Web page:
I passed a bandolier with ice screws down to Tat. He swung it around his neck and moved to the left, making a long stride out with his boot to get his crampons onto the ice. A large plate of ice cracked off and tumbled down and over the buttress. I watched it, mesmerised, as it wheeled out into the sucking, empty space beneath my feet.
I tensed and grabbed Tat's shoulder to steady him. He tried the stride again and I watched intently as he made precise, soft placements with his axes, weighted them, and shifted to the left until he could stand directly over his left foot. He made a perfunctory examination of the ice then reached up with his axe. Clearly there was no chance of placing an ice screw.
I shifted uneasily. Tat was tall and probably weighed 175 pounds. There was no way I could hold him without putting heavy force on the belay.
'Gear, Tat,' I said tensely.
'I'll look under that roof,' he said and nodded towards where a small overhang of rock jutted from the rock corner. 'There may be a crack underneath it.'
He lifted himself smoothly up on his right axe and braced the front-points of his right boot against the back of the rock corner. There was a cracking sound and Tat dropped down as the ice disintegrated and his left foot detached again. I gasped with shock and instantly braced for the fall. He stopped moving and calmly replaced the boot slightly higher.
'Jesus, Tat, get some gear in.'
He said nothing.
I felt sick with anxiety. Tat was absorbed in the technical difficulty of climbing while I could only watch and worry and try not to think about the pitons. Any fall would kill us. An edgy hysteria was beginning to flood through me. This is bad. This is really bad. Yet I did nothing. I stared, transfixed by Tat's movements, scarcely daring to breathe, trying to will his axes and crampon points to hold firm.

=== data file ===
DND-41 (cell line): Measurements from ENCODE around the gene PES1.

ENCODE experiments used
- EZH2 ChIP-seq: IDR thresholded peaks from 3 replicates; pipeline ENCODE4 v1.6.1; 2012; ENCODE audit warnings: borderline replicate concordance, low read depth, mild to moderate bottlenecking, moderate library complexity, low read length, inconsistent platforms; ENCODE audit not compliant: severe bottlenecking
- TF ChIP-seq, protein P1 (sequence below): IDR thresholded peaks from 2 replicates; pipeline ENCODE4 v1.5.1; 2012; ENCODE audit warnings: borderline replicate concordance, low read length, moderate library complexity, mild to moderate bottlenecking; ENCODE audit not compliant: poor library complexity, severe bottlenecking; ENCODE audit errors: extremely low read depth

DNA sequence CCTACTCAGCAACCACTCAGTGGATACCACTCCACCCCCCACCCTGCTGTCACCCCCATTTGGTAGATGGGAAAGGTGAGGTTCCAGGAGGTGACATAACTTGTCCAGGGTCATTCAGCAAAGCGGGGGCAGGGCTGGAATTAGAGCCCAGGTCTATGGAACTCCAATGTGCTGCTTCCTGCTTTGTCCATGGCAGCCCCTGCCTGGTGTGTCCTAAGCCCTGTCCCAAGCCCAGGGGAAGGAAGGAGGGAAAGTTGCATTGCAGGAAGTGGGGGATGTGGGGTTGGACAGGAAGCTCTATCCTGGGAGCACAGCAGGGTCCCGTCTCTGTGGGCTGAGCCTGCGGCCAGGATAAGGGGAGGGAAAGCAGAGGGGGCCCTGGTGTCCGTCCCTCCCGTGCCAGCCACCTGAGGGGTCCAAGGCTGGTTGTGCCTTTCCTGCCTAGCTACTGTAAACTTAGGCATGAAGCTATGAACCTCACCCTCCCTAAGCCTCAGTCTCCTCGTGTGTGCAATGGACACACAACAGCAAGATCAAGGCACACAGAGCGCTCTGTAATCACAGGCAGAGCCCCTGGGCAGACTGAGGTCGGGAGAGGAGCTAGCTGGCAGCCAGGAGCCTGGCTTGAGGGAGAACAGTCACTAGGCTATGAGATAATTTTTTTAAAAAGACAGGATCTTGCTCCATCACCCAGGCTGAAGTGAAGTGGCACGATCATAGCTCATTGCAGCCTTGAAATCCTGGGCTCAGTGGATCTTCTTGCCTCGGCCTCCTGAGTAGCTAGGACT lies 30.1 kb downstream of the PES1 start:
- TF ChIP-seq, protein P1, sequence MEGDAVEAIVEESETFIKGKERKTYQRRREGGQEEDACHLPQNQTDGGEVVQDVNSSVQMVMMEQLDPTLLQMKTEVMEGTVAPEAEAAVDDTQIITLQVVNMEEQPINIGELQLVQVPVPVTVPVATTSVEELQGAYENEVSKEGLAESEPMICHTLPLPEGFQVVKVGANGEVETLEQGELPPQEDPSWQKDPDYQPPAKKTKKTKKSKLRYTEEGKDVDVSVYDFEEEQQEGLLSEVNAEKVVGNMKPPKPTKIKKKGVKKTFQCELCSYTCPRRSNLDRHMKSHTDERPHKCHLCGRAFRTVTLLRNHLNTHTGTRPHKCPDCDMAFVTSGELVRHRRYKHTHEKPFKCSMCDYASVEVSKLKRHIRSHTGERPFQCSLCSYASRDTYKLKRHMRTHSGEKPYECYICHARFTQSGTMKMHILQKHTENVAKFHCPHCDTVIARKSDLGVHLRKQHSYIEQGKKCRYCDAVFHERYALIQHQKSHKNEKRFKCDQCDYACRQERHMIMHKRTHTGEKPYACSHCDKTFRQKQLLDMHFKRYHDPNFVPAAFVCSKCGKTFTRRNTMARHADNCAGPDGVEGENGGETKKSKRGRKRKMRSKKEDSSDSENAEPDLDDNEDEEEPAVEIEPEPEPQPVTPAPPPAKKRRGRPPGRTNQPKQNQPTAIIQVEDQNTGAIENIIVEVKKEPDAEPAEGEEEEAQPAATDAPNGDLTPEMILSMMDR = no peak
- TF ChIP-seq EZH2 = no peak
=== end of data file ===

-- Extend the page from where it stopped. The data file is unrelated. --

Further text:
After what seemed an age I found myself looking directly upwards at the red plastic soles of Tat's Footfang crampons. If he fell he might hit me. The impact would knock me off my frail stance. If he slid past me he would fall 20 feet straight onto my harness and then the belay. It would rip out. The frozen turf would not take the strain and the moment it collapsed I would lunge down onto the tied-off knife blades. Then we would be airborne.
I had immense respect for Tat's ability as an ice climber. Indeed I deferred to him, happy to acknowledge his superior experience, although I would never admit this to him. I felt that I was more powerful and probably fitter than Tat but he had the cunning of vast experience and that was worth a great deal. We were climbing at the same standard and I was confident that I could accurately assess what we could and could not do. This now put me in an awkward position. I urgently wanted to tell him that he should back off, that the climb was in a very dangerous state, that it was too hard for him. But he was the leader. This was his pitch, his choice, and I would have to hope he would come to the same conclusion. I didn't want to force the issue.
Another part of me wanted to scream at him to stop. What is this crap? This isn't just about losing face. This is a bad call he's making and you care more about your precious ego than you do about your life. We're friends, for God's sake. This isn't some hero trip. Tell him. He won't hold it against you. I kept silent. I was unsure whether the suggestion might antagonise him into continuing; the last thing I wanted.